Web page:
Answering the 'why did you leave your last job' question.

'Because my co-worker/ supervisor/ subordinate was a bullying a**hole..' may be true but won't do.

Just as suggested above the principle is to acknowledge, dismiss and move on.

'I felt I had learnt and given as much as I was going to so I thought it was time to move on, which is why I put in an application for this position.....'

'The team/ department I was working with/ in had changed a lot and the 'fit' wasn't as good as it had been; this happens sometimes doesn't and it's then you know time to move on...' smile.....

'I didn't see a way of continuing to grow with (name of previous employer). I'd enjoyed my work there and now I'd like a chance to expand on what I'd learnt in a position such as the one you are offering...'

Even if you had been bullied out of your last job, all the above examples are true.

So - dealing with why you left:



Move on


When you had a bad time at your last place of work, you are understandably anxious that your previous employer, especially if they were the bully or one of the bullies or one of the bystanders, will sink you with a bad reference.

Let's look at what a reference is designed to do.

It's purpose is to confirm the interviewer's good taste and assessment skills.

'I want to hire Jane; I can see that Jane is the one. I will call Jane's references to have them agree with my decision.'

The though process is not 'I want to catch John out. I will call his references and hope they tell me how awful John is.'

If you feel your interviewer is trying to catch you out, then you don't want to work there. Done.

Selecting references

If your direct supervisor at your last place of work will not give you a good reference don't use them.

It's OK to say 'The people I worked most closely with..' or 'The people who know my work best...' I am not in touch with anymore/ are no longer there/ have moved on themselves.

You may wish to go back to the job prior to the 'bad' one, and select a reference from that workplace. It's fine to offer just one professional and one personal reference.

Whoever you select as references ensure they are, or least are prepared to be, not completely glowing.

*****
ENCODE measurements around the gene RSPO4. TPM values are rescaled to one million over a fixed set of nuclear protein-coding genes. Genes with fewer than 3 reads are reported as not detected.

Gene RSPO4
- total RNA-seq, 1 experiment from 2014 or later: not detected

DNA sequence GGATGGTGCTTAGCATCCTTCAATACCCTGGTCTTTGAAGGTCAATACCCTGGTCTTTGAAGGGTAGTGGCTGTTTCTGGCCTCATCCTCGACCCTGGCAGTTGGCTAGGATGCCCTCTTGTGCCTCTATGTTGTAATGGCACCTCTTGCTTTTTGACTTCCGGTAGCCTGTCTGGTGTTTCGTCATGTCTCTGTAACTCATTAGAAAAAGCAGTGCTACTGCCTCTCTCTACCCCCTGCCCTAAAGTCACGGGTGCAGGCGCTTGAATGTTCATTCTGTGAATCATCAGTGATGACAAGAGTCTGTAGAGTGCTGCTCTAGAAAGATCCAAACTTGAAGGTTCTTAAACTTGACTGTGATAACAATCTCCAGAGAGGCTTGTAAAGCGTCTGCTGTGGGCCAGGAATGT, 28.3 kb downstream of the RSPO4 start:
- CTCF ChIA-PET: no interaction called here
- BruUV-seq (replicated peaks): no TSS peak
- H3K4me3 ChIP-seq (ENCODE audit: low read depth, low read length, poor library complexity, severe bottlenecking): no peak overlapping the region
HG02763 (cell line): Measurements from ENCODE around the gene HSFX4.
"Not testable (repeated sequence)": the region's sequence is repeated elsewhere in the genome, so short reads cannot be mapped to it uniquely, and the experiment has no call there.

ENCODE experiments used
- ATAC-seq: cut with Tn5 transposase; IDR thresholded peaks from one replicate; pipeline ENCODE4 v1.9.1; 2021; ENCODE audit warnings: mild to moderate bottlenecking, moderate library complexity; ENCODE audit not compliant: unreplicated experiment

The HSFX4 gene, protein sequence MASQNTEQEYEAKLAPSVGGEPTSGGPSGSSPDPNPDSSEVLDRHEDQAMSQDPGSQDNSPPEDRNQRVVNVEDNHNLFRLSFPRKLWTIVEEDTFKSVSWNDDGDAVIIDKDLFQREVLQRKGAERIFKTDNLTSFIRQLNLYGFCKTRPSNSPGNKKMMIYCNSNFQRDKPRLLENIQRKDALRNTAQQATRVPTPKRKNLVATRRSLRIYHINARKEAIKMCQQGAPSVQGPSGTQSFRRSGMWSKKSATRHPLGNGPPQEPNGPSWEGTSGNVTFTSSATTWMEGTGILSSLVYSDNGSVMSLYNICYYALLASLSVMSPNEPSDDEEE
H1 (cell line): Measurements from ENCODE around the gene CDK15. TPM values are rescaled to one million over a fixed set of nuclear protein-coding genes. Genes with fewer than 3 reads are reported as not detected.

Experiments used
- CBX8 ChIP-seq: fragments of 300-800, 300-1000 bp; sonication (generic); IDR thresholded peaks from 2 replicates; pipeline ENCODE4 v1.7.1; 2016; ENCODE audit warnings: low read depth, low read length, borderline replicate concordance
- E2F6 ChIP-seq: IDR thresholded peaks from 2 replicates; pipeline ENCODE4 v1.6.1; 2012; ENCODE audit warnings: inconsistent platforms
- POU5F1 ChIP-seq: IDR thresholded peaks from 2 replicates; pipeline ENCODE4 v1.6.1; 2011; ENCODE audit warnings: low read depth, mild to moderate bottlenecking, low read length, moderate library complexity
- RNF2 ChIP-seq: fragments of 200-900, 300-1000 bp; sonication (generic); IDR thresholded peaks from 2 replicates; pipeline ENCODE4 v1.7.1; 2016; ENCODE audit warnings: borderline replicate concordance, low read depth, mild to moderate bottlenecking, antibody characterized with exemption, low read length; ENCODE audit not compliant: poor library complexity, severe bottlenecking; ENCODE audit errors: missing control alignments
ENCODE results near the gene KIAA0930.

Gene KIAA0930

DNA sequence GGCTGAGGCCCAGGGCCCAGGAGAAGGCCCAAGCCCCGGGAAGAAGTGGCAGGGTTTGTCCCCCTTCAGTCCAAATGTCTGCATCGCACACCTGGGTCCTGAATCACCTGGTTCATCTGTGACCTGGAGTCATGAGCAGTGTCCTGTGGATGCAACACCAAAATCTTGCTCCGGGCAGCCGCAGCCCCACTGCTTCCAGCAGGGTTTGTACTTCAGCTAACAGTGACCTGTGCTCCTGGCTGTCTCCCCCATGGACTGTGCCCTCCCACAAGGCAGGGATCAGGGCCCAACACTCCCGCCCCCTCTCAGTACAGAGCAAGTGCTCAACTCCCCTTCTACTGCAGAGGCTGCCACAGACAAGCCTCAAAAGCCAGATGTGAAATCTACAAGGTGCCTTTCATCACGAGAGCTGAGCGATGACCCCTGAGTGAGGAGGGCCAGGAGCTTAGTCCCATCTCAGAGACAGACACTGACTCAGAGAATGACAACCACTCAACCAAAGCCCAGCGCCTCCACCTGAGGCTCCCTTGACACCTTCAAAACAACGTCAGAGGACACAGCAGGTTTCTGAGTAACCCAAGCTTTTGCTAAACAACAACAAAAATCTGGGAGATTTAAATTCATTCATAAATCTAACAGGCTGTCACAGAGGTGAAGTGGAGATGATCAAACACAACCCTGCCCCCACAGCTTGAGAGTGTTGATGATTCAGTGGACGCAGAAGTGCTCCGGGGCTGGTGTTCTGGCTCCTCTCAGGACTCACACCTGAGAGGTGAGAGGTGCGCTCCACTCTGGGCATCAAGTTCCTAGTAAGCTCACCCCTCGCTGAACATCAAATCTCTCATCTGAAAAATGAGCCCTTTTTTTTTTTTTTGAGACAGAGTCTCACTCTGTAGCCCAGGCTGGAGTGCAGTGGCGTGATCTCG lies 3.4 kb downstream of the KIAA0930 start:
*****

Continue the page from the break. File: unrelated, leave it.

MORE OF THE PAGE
Well 'Jane is the most wonderful person in the history of the world without a flaw in any aspect of her work or personality....' doesn't ring true, sorry Jane.

So you are looking for a 95% glowing reference, but with an acknowledgment that you are human and therefore flawed.

Your reference must be prepared to answer the 'If I was to ask about a weakness that John has...' question.

'Well John does sometimes take on too much; he knows this about himself, and is always now aware of how much he can deal with professionally at once...'

It is the reference's version of the classic interview 'What about a weakness that you have...' question.

So - references

Remind yourself of the purpose of references.

Dismiss queries over 'why not direct supervisor?' if this is the case.

Select your references and remind them of their role and purpose.

Finally, job interviews are just that an 'interview' 'between see' not an interrogation.

If the style of the interview is aggressive or the questioning inappropriate you don't want the job anyway.

Do find a friend or relative to rehearse your answers until they flow, without revealing pauses.

No Bully For Me - adding insight to injury

A campaign to support and inform the targets of workplace
bullying and to promote respectful workplaces.

We are physically based in Vancouver, B.C., Canada